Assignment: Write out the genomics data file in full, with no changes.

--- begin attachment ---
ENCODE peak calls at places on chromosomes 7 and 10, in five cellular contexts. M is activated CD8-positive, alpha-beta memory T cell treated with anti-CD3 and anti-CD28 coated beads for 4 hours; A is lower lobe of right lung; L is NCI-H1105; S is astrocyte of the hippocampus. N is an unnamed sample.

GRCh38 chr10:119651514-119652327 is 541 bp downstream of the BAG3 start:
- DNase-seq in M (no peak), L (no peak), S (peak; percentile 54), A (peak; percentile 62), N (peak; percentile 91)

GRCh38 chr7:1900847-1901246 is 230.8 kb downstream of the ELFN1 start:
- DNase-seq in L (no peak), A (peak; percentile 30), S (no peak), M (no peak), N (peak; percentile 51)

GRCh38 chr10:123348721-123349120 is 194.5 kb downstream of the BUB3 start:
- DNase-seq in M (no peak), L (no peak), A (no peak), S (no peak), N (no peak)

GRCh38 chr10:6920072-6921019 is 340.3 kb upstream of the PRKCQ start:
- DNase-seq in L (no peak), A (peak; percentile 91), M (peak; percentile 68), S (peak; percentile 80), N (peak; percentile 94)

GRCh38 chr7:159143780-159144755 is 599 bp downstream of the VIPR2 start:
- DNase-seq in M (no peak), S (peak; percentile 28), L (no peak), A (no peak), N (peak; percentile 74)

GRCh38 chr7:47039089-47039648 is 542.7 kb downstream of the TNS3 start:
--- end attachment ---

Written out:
ENCODE peak calls at places on chromosomes 7 and 10, in five cellular contexts. M is activated CD8-positive, alpha-beta memory T cell treated with anti-CD3 and anti-CD28 coated beads for 4 hours; A is lower lobe of right lung; L is NCI-H1105; S is astrocyte of the hippocampus. N is an unnamed sample.

GRCh38 chr10:119651514-119652327 is 541 bp downstream of the BAG3 start:
- DNase-seq in M (no peak), L (no peak), S (peak; percentile 54), A (peak; percentile 62), N (peak; percentile 91)

GRCh38 chr7:1900847-1901246 is 230.8 kb downstream of the ELFN1 start:
- DNase-seq in L (no peak), A (peak; percentile 30), S (no peak), M (no peak), N (peak; percentile 51)

GRCh38 chr10:123348721-123349120 is 194.5 kb downstream of the BUB3 start:
- DNase-seq in M (no peak), L (no peak), A (no peak), S (no peak), N (no peak)

GRCh38 chr10:6920072-6921019 is 340.3 kb upstream of the PRKCQ start:
- DNase-seq in L (no peak), A (peak; percentile 91), M (peak; percentile 68), S (peak; percentile 80), N (peak; percentile 94)

GRCh38 chr7:159143780-159144755 is 599 bp downstream of the VIPR2 start:
- DNase-seq in M (no peak), S (peak; percentile 28), L (no peak), A (no peak), N (peak; percentile 74)

GRCh38 chr7:47039089-47039648 is 542.7 kb downstream of the TNS3 start: